delara news Delaware Amateur Radio Association, Delaware OH   VOL 36 NUMBER 10

Joe Fischer

AA8TA

Your Signal Report Is: Who Cares?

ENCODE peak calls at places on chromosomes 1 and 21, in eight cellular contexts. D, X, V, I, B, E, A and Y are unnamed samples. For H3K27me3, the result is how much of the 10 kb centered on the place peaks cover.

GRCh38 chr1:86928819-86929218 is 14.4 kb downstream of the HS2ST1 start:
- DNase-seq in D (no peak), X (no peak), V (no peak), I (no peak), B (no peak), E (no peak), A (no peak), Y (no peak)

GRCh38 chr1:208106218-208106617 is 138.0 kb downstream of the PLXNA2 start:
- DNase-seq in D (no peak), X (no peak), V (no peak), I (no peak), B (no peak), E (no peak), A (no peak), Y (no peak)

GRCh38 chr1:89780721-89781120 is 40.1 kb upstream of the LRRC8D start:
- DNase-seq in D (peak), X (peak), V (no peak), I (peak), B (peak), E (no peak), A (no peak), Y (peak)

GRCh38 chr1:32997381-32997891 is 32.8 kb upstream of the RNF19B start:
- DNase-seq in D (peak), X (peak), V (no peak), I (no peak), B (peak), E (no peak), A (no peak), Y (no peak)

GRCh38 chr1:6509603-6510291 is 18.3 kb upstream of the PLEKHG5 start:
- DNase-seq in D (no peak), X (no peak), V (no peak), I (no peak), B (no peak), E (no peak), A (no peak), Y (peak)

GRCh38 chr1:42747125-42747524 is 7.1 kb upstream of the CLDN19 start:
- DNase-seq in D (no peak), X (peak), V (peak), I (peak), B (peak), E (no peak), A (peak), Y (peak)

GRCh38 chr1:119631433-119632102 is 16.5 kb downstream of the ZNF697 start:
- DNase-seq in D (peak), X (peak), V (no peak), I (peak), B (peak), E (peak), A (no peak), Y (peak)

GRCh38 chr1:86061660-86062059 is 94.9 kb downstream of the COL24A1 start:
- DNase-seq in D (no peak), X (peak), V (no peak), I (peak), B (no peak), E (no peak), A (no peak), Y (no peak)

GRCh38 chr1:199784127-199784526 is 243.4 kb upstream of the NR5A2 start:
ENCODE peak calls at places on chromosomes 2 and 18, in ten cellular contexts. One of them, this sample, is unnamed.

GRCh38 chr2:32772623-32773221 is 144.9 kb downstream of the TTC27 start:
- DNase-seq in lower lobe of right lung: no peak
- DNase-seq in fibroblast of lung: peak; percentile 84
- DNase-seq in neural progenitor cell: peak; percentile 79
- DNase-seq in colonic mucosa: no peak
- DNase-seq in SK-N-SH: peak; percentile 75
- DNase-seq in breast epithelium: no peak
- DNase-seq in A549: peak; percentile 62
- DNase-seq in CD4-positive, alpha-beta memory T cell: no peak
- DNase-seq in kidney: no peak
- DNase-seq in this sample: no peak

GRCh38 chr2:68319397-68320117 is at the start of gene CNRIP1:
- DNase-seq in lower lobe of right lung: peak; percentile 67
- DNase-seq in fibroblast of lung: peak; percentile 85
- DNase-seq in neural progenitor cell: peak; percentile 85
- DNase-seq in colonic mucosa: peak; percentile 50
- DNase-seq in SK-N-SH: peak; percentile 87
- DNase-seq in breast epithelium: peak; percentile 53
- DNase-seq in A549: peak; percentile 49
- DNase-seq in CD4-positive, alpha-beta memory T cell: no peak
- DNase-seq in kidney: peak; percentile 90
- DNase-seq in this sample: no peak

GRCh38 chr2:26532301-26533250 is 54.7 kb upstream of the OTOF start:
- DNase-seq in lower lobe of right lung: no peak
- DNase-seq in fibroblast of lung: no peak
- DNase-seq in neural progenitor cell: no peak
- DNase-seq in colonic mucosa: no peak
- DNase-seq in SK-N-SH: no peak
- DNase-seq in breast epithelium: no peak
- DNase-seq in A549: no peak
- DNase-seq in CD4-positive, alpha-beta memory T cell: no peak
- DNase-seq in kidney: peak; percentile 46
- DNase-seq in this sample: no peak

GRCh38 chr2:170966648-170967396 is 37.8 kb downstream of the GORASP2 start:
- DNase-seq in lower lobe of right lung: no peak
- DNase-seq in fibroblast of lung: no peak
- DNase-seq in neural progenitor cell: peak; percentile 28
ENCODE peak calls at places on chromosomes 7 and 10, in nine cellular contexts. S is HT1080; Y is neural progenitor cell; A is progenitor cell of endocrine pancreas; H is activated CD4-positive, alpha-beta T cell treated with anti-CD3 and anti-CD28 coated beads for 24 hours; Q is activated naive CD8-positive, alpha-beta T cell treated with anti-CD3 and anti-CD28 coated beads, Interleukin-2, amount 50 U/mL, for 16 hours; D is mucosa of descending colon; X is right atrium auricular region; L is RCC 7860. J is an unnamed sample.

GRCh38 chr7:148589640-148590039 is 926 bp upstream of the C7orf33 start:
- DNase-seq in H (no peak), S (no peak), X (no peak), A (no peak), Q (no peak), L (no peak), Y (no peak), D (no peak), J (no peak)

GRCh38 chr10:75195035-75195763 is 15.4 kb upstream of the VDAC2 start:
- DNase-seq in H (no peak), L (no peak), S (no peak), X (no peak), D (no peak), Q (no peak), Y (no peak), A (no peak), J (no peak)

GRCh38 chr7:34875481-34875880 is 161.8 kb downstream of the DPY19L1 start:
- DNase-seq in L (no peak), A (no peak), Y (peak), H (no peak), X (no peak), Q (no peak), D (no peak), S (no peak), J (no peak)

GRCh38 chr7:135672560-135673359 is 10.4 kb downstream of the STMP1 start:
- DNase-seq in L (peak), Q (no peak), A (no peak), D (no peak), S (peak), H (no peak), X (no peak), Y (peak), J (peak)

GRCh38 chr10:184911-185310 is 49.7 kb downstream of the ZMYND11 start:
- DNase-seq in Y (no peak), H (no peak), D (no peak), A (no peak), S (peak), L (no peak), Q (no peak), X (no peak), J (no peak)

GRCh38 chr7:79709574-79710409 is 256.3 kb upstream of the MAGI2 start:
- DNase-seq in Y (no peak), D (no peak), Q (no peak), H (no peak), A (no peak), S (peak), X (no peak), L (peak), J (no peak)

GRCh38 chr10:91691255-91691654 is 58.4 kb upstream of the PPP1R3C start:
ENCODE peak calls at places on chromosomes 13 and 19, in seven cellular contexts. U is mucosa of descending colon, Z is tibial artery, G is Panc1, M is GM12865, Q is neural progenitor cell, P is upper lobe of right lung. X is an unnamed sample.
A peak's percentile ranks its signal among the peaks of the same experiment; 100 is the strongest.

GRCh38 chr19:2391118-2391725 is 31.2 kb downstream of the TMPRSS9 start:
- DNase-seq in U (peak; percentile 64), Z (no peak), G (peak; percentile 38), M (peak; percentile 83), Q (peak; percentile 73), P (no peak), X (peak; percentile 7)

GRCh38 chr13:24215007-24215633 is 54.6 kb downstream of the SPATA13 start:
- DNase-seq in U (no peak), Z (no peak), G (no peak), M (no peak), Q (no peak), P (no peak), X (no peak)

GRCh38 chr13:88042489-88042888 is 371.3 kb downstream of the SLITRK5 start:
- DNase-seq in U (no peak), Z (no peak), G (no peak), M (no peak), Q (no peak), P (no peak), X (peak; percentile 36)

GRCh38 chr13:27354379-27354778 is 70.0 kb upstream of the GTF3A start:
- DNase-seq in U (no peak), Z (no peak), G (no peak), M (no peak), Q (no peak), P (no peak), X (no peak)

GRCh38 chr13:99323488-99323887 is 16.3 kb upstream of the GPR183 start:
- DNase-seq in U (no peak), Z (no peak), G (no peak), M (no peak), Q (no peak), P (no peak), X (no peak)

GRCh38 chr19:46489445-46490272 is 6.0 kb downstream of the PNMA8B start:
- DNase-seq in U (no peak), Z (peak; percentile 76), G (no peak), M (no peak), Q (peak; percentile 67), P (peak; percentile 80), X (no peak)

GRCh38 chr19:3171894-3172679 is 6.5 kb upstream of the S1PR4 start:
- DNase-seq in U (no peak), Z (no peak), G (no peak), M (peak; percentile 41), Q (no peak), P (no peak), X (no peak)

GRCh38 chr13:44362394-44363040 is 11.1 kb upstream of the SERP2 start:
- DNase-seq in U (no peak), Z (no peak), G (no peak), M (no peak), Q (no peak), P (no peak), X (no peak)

Start up a conversation on the HF bands and one of the first pieces of information exchanged is the signal report.  Just about the most useless piece of information to me.  The other op is hearing me, right?  Signal must be good enough. This was, and still is, one of the more mysterious and arcane aspects of ham radio when I got back into it.  What is the difference between a 349 report and a 469 report?  Is the other op’s self-esteem in danger of taking a serious hit if I give him the former? Back in my voice days, I participated in a worked all states net.  People would check in then take turns calling other check-ins in order to get a confirmation with whatever state the other person was in.  It was common for somebody to call somebody else and spend several minutes (so it seemed) yelling “you’re 2 by 2, buckshot, deuces, snake eyes, bang-bang…”  Would have been a lot quicker to say “I can barely hear you.”  Signal reports seemed to be a big deal with them. It got to kind of stressful for me.  Sure, I have an S-meter on my radio, but I’ve read that those are not calibrated all that accurately.  What is the signal strength of somebody who is fading up and down a lot? In PSK contacts, I never knew how to rate the other op so I just randomly made something up (especially since I felt rushed).  If the QSO ended quickly, I thought it was because he picked up on my signal reporting ignorance and, regardless of anything else, that torpedoed the contact. This is one reason I think signal reports do not mean much.  Let’s say that I hook up with somebody in Germany on 40 meters and give him a 359.  He might think “I’m getting into Ohio but not super well.”  Then we sign and immediately he contacts another Ohio ham who happens to live 10 miles from me and has a full-size dipole at 60 feet.  My 10-mile-away neighbor tells the German that he is 599.  What is Helmut to make of that?  Maybe the other Ohio op is lazy and does not want to figure what the report is.  Maybe the first guy (me) doesn’t like Germans (not true – I’m from 100% German heritage).  Maybe, and nobody would believe this, the Deutscher really is a 599. Near the end of my voice efforts I started to tell people that their signal was poor, good or strong.  Likewise, their copy was poor, good or strong.  If they were fading a lot, I would say so.  Otherwise I would not mention it. Since going to CW, the above method doesn’t work so well since it can take a long time to send.  So, I’m back to my PSK days and just make up something that might be kind-of close.  I would not even bother at all, and sometimes forget to, but my logging program has fields for the signal report so I feel obligated to use them.  Sort of like people feel obligated to drink green beer on St. Patrick’s Day (beer should not be green – that’s gross). Contesting is where it starts to get ridiculous.  Many contests include the signal report as part of the required exchange.  And what does everybody get (not just from lazy me)?  Either 59 on voice or 5NN (short for 599) on CW or digital.  That works for me, but why bother at all?  I once was trying to work a New Zealand op in a contest and had to send my exchange to him half a dozen times but he was 5NN just as I was from him. I have heard from a couple of hams that they do not and will not operate a contest because everybody lies about their signal reports.  Now, really!  People lie about their age, weight, height, IQ, tax deductions, their looks, their athletic ability – and a signal report is going to keep them out of a contest?  Must be a lot of hams confessing to their religious leaders about how they fudged a bit on giving other hams an accurate signal report. Here is another twist.  I used to be a shortwave radio listener.  We used something called SINPO: signal, interference, noise, propagation, and overall.  I read an opinion piece in QST or CQ (I think it was in one of those) by a ham who suggested that hams should adopt this.  I guess he got blistered a bit for this line of thinking.  I thought he made a pretty good argument and I thought about telling him so even though I had no intention of using it.  Each piece of the SINPO report is graded from 1 to 5; imagine a contest where you would say “55555.”  CW ops would probably send “eeeee” since that’s a lot shorter than sending five 5’s. I’m not necessarily against including signal reports in contests and some do not use them.  When they are there they kind of act as a buffer between certain parts of the exchange.  But for the contests that don’t use them, I quickly adapt to that and find it a little annoying when the other op sends one anyway, which many loggers seem to want to do. So, was this intelligible?  Would you give it a 2 or an 8?  Careful, my opinion of you depends solely on your report.
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